Aligning Yourself as a Leader

In his expansive piece in Yes! magazine, “The Light at the End,” Nafeez Ahmed observes: “Within just a few weeks – faster than the blink of an eye in geological time – a tiny, microscopic entity brought the global monolith of human civilization, the captains of industry, the might of the world’s militaries, the financial juggernauts of money and manufacturing, to their knees….You and I are now faced with a pivotal life choice for what comes next, what we devote ourselves to, where our alignments lie, what our real commitments are. This choice will make history.”  As Jacqueline Novogratz of Acumen says, “I want future generations to look back on us and say, ‘Look how hard they tried,’ not ‘Look at how blind they were.’”

To what or whom are you choosing to align yourself as a leader?  What is one small step you could take today to demonstrate that commitment? 

Recommended Resources 

Sources of inspiration to encourage your next steps might be:

  • Rest and renewal. As we come to terms with the chronic reality of Covid-19 and the long slog that lies ahead of us in “the new abnormal,” we must counter-balance the intensity of the past few months – especially for leaders who have been working from home with kids! – by taking some time off.  It’s OK, and in fact necessary to our health and effectiveness, to have fun.  Summer in the northern hemisphere is the perfect time to take breaks from the pandemic by riding bikes, picnicking, making outdoor art, camping, going to drive-in movies and all other activities that allow us to play together, safely apart, lifting spirits.
  • “The Other Side of the Pandemic,” an interview of angel Kyodo williams, Zen priest and co-author of Radical Dharma: Talking Race, Love and Liberation, on Dan Harris’s “10% Happier” podcast.
  • Note: As I finish drafting this blog post, George Floyd’s death at the hands of Minneapolis police has sparked protests across the U.S., making wisdom like williams’ even more urgent for this moment of transformative potential. To what are we awakening, because we are willing to risk ourselves in the awakening; in other words, to be the awakening?  As Krista Tippett writes for On Being, from Minneapolis: “[O]ur hearts are broken by what has happened in recent days — the killings of George Floyd, Tony McDade, Ahmaud Arbery, and Breonna Taylor, and the protests and riots that followed here and across the country. This has all compounded the loss, danger, and grief of these months of pandemic. But it has erupted, more deeply, out of generation upon generation of how we have lived ‘race.’ Race is a dehumanizing construct, an invention of white people in modernity; I recommend this excellent podcast episode by our friends at Scene on Radio to understand its origins. Its endless terrible consequences have distorted our bodies, souls, and societies.”  For those of us who are white and want to take action, here is just one article about how to “lift where you stand” on racial justice.  A superb article on meaningful actions that can be taken immediately by American business organizations is here.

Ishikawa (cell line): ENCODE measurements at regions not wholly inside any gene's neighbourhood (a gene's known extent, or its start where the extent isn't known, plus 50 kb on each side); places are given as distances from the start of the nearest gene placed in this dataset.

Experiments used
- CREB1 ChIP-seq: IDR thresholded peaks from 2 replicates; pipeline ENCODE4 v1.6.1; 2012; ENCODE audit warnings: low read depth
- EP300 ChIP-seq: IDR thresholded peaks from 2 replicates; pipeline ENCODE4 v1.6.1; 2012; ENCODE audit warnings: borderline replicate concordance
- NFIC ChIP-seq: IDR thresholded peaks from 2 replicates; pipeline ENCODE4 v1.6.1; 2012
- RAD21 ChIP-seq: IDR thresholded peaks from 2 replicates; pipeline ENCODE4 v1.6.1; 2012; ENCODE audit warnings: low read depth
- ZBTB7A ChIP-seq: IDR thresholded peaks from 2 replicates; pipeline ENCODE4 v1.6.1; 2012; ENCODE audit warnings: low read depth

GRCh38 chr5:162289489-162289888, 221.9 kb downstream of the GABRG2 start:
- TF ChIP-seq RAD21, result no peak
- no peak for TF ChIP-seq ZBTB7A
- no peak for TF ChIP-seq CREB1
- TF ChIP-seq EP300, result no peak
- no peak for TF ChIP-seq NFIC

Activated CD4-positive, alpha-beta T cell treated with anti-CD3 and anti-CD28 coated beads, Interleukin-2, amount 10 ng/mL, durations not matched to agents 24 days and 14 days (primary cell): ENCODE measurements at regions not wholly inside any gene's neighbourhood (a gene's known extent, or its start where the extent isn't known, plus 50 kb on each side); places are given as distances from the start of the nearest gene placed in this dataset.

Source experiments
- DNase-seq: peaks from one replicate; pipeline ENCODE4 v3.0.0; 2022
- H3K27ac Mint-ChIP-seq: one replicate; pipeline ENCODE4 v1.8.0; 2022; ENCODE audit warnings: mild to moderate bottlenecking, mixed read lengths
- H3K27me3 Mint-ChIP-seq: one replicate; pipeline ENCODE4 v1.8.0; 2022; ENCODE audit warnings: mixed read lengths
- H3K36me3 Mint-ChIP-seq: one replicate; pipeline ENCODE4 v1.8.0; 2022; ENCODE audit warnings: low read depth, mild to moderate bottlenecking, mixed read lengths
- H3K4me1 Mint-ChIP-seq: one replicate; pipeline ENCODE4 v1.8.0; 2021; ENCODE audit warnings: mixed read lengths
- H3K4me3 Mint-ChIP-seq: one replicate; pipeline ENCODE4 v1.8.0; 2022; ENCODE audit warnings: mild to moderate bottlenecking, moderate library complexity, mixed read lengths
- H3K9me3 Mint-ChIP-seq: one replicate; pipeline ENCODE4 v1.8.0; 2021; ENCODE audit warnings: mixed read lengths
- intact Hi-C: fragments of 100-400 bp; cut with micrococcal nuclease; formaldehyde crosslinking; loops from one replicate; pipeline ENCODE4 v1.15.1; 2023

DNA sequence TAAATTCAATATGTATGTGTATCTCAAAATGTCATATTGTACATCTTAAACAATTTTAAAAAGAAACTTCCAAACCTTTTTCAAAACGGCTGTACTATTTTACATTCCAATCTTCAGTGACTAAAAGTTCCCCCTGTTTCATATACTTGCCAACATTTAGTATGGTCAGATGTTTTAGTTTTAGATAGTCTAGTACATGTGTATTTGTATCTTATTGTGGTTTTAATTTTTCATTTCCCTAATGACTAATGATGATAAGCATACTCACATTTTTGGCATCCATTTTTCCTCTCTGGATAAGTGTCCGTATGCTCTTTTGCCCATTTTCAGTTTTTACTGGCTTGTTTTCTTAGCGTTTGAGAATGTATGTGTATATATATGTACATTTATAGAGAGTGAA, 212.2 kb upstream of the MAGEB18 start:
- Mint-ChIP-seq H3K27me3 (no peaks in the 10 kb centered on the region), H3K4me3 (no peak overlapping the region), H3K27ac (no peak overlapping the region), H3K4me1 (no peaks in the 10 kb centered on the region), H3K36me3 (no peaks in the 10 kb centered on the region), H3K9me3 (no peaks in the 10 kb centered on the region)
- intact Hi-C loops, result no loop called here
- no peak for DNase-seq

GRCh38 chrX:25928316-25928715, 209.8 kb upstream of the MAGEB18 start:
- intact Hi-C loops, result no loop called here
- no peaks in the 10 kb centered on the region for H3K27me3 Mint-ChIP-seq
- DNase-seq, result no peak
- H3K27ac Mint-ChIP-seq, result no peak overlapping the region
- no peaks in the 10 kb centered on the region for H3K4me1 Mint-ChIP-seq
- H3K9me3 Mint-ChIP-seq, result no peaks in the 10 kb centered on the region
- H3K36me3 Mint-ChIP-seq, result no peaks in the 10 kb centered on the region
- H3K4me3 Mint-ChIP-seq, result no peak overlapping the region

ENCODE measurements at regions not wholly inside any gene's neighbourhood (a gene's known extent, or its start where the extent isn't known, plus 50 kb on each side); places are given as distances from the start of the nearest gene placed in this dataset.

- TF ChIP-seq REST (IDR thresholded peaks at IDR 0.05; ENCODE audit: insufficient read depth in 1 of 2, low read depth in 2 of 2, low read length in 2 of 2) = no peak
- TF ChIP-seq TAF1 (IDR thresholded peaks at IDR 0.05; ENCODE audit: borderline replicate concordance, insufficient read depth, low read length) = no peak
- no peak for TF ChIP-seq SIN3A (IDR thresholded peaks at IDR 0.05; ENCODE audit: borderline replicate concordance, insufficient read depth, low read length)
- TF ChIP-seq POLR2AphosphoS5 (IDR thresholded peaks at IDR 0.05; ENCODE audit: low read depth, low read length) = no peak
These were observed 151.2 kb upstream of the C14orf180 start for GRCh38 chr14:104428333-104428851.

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2 Responses to To What Leadership Opportunities Are We Awakening?

  1. cecilebetit says:

    Thank you Susan for being a beacon. To leaven your message here just a bit, I shared your blog with FB, Twitter and LinkedIn with the following introduction. “As we move into and through our days of unrest from the pandemic and protests, there are members of our community who are reminding us that the way forward needs to be prepared as it has been through the centuries with reflection and concern for well being using the very best and highest qualities we humans can bring into today. Read Susan Palmer here, reflect and act.”

  2. Pingback: Leadership Library Review — “Together, You Can Redeem the Soul of Our Nation” by John Lewis | Susan Palmer Consulting, LLC